When E.L. Cord decided to get out of the car business in August 1937 and take up real estate in California, he sold his stake of the Cord Corporation – the holding company that controlled Auburn, Cord, Duesenberg and Checker automobiles, along with American Airways, Stinson Aircraft, and several other companies – to a group of investors operating as the Aviation and Transportation Corporation. ATCO, in turn, shut down car manufacture at Auburn, Cord, and Duesenberg and sold the Auburn and Cord assets, including the rights to the Auburn and Cord names, to Dallas Winslow, a businessman who had become rich and famous by buying up the assets of other, smaller defunct automobile companies including Flint, Briscoe, Stearns-Knight, Peerless, Franklin, Wills St. Clair, Haynes, and dozens more. He got all but the tooling and dies, which Norman DeVaux bought and in turn marketed to Hupp and Graham.
Winslow apparently had little interest in the Cord and Auburn names and trademarks. Instead, he spent the next 20 years marketing, selling, and in some cases reproducing parts for those cars. Pray, on the other hand, saw the potential in the defunct marques, and so approached Winslow in 1960 to inquire about what Winslow had been calling the Auburn-Cord-Duesenberg Company. On a shop teacher’s salary, he managed to put together the $75,000 deal and then move 350 tons of parts and the operations of the Auburn-Cord-Duesenberg Company to a former pickle factory in Broken Arrow, Oklahoma.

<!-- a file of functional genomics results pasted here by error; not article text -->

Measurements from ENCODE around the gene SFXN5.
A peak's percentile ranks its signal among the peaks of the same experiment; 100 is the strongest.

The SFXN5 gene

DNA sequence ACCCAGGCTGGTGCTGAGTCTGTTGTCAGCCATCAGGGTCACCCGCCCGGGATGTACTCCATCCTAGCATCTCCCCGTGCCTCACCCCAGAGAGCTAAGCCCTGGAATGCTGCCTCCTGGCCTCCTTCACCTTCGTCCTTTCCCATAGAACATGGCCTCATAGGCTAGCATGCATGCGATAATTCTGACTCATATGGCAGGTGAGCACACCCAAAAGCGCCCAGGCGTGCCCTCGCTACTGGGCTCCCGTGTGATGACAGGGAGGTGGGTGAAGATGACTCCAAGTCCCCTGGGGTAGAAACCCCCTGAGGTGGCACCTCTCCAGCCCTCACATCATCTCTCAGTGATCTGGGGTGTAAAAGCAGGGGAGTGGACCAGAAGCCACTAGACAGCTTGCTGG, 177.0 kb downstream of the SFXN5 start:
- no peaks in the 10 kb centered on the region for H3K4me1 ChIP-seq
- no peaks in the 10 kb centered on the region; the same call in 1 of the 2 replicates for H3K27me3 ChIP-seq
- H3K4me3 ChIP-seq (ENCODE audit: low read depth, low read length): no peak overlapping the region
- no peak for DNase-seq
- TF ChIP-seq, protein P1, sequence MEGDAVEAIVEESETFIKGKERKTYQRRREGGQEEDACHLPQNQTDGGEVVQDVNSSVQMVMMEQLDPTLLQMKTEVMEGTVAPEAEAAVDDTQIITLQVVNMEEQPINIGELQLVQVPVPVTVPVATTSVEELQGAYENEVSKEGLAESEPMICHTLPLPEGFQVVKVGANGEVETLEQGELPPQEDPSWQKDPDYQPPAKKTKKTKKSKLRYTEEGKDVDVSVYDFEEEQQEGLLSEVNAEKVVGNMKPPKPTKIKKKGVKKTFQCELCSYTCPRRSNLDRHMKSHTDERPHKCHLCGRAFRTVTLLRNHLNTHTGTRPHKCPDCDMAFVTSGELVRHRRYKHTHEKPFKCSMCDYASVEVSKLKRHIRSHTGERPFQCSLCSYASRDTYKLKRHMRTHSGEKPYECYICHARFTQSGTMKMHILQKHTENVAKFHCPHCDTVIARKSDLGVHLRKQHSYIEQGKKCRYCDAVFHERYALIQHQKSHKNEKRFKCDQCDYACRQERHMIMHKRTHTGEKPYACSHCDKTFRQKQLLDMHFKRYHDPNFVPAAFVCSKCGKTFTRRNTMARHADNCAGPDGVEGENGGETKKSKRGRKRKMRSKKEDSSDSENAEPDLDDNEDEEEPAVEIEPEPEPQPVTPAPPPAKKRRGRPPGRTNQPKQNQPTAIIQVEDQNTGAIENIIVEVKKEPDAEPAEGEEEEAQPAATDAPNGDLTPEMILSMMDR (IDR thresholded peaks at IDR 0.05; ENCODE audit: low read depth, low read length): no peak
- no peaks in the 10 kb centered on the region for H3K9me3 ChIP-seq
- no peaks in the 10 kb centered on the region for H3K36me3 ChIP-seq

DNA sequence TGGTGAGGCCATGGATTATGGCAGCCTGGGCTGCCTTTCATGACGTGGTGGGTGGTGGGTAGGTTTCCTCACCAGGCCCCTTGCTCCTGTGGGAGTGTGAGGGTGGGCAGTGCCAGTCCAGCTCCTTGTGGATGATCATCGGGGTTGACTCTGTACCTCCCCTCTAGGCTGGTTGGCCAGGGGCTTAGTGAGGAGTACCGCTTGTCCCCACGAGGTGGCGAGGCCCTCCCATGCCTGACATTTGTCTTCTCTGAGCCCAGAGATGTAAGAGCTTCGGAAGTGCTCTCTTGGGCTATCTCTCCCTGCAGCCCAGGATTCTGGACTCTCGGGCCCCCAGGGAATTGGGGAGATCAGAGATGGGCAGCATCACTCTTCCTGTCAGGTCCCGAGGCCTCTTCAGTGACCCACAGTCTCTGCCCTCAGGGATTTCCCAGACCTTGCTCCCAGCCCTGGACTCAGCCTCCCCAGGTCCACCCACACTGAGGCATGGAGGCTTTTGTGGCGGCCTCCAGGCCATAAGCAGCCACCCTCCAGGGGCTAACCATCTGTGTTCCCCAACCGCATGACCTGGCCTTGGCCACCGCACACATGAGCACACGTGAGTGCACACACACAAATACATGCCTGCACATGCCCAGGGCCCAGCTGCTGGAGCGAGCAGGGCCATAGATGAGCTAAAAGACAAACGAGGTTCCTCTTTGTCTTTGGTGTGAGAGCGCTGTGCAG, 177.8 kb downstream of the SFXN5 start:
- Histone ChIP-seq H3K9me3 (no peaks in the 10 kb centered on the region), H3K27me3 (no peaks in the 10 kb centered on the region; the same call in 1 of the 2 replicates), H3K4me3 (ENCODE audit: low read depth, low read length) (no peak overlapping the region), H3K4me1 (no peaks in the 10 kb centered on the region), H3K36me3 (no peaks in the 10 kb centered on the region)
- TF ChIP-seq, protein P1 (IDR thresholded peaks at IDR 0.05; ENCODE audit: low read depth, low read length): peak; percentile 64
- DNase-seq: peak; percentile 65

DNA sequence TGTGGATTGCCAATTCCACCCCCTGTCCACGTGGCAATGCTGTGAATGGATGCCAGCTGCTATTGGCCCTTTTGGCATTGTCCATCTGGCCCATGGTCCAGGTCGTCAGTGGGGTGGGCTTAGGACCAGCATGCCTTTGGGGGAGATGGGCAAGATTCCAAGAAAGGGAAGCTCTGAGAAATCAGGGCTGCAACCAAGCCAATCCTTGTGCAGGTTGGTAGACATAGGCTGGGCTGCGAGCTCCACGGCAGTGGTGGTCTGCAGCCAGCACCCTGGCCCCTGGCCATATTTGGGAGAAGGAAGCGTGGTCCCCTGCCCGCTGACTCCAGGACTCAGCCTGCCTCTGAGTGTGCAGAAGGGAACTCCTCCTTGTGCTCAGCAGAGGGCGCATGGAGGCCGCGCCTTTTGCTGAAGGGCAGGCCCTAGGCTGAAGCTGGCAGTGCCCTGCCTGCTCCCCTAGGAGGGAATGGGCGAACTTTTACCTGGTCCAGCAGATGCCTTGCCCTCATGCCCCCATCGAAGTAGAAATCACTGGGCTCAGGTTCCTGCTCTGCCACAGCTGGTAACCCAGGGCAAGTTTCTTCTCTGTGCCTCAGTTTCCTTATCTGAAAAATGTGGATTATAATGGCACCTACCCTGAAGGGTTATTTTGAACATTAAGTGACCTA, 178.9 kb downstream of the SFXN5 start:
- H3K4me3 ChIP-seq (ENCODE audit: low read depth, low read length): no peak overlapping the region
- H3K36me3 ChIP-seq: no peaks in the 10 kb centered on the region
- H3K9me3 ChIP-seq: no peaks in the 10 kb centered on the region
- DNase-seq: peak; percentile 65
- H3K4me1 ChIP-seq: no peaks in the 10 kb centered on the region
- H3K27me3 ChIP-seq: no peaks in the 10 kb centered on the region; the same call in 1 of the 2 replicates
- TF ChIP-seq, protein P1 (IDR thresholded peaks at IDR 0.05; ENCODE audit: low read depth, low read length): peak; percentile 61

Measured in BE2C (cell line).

While Pray was happy enough to sell parts to Auburn and Cord collectors and restorers, he really wanted to put the Cord and Auburn automobiles back into production, something he needed both names to do. In August 1964 he succeeded with the former, basing a downsized (8/10-scale, as its name would later declare), Buehrig-designed, Royalite-bodied version of the Cord 810 on a custom chassis using a Corvair drivetrain under the hood to provide front-wheel drive. Production of what would prove to be one of the world’s first continuation cars stalled after about 100 were built and after Pray left the Cord Automobile Company, but he somehow retained the Cord name through the ordeal.
Though he never again tried to resurrect the Cord name, Pray did make sure to keep the trademarks registered afterward, both to continue selling Cord-branded reproduction parts and to license the Cord name to other companies like Mattel and Hallmark. While Pray, through the Auburn-Cord-Duesenberg Company, sold off the Auburn name and trademark in 2005 for $500,000, he held on to the Cord trademarks until his death in 2011, and now his family has decided to part with them.
Given the $500,000 sale of the Auburn trademarks and what he heard was the $1 million sale of the Duesenberg trademarks in recent years, Doug Pray said he’s looking to get about $750,000 for the Cord trademarks. The family is hoping to negotiate a private sale, but if the trademarks haven’t sold by late next month, they will go up for grabs at the Leake Collector Car Show and Auction in Dallas in November.
Article courtesy of Hemmings Daily, written by Daniel Strohl.